Paranormal Activity: The Ghost Dimension is the sixth and reportedly final entry in the franchise that made Blumhouse the found-footage empire that it is today.
Like its predecessors, Ghost Dimension doesn’t stray from its strict checklist of tropes: its story ties into the first movie, it begins with a happy family, things slowly descend into chaos as the main character haphazardly films everything, and all hell breaks loose in the final ten minutes.
I’ve enjoyed watching each of the Paranormal Activity movies over the years, despite their flaws and dedication to its own established formula. In fact, the formula usually works because they introduce new techniques with the found-footage gimmick to scare inventively. They’re all C movies, but my goodwill for the first one has always kept me returning each year.
That said, The Ghost Dimension lacks any sort of invention that made the previous films interesting to sit through. To be fair, The Marked Ones also suffered from this problem, but the film at least had the audacity to dispatch a shootout to these mostly ethereal confrontations. But Ghost Dimension offers nothing new except for a plot device that undermines anything you found frightening about these movies in the first place (assuming you found them scary to begin with).
Early on in the film, the family’s patriarch (Chris J. Murray) comes across a video camera from the house’s previous owners, along with tapes that date back to 1988. We see that the tapes selectively show what happened to the young girls from Paranormal Activity 3 after their mother and her boyfriend are killed by illustrious demon, “Tobey,” and their grandmother.
The film tries throughout to answer some of the persistent questions we’ve had since Paranormal Activity 2, such as the explanation for what really happened to the girls’ mother, why the house didn’t burn down, what the coven truly wants, etc. But many obvious questions more central to the present plots involving Hunter Rey are ultimately ignored.
By the end of The Ghost Dimension, however, you’ll likely stop caring.
The bulking, era-defying aspect ration camera they find allows them to “see” the activity, and this gimmick serves as the film’s only new offering (in order to sell tickets for a 3D film, of course). A major problem, as you can surmise, is that seeing the frights come alive is much less frightening than what your imagination can come up with, and the hackneyed combinations of cameras that mix up when you can see and when you can’t do little to set up true scares.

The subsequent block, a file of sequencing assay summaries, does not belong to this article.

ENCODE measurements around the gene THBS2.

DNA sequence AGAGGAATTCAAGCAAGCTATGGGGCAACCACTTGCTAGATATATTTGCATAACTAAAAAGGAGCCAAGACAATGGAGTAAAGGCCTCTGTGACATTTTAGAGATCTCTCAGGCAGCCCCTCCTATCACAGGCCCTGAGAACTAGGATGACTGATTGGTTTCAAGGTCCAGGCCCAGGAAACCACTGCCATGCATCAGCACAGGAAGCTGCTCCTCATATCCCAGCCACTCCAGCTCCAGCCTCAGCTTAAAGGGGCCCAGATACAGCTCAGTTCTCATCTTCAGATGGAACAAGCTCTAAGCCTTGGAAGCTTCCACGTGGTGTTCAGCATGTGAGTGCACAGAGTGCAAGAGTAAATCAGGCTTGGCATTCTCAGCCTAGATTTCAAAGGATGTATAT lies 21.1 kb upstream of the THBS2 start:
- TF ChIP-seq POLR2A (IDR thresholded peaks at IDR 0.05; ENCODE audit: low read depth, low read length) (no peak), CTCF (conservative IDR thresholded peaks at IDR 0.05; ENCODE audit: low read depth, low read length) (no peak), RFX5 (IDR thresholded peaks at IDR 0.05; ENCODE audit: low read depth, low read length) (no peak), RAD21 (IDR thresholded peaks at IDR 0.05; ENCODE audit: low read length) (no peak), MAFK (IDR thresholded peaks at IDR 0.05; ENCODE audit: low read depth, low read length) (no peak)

For this reason, it’s typical Paranormal Activity fare that maintains all of the series’ problems without delivering anything good enough to distract you from the illogical sound effects and improbable plot structure surrounding a lore that’s become increasingly tiresome.
In the past, I’ve recommended even the worst of these films to dedicated fans, but this is the first activity you can surely skip. It merely exists to squeeze 3D ticket sales out of a small-budget movie with cheap effects that show off just how little the creators care about their flagship franchise at this point.
For a more in-depth look at The Ghost Dimension, check back in this Sunday for the Now Conspiring podcast, where we’ll discuss this and other new releases.
I’m Jon and thanks for reading this. You can subscribe to my posts by clicking “Follow” in the right sidebar. Or just say hey on Twitter! @JonNegroni
2 thoughts on “Review: ‘Paranormal Activity: The Ghost Dimension’ Is a Low Point For a Series That’s Hopefully Finished”
I’m hoping this is the final nail in the coffin for the Paranormal activity franchise. It’s devolved into cheap jump scares and a lack of subtlety.
Hey Jon, I always respect your opinion and I still do, but I think you have it all wrong. I have seen every movie including the marked ones and I love these movies. Sure they aren’t scary and they are only slightly creepy with the ghost/demon/witch elements and jump scares, but it is the story that is so great. I think if you watch them from beginning to end on one setting and look at them like you do the pixar theory you’d have a far better perspective of the movies and understand the bigger picture. I thought the camera idea they brought to the movie definitely brings so much more life to the movie and they finally have an actual exorcism/extermination. Sure it has its corny moments like all the movies, but for story it adds so much more. It explores the time travel idea and actually shows us a little behind the scenes of what this dimension could actually look like. Of course I want to know more about Hunter, Toby in physical form, the witches, and what the girls and hunter have to do with Toby and the significance of Toby. I’d love for one last movie to explore and finish these ideas. But in my opinion this is one of the best Paranormal Activity movies. Plus the character plots were fun.The only thing that sucked for my friends and I is that we saw the movie in 3D in an AMC theater and the 3D wasn’t working so we spent some time of the movie wondering if it was actually in 3D. All in all, I personally think it was a great movie.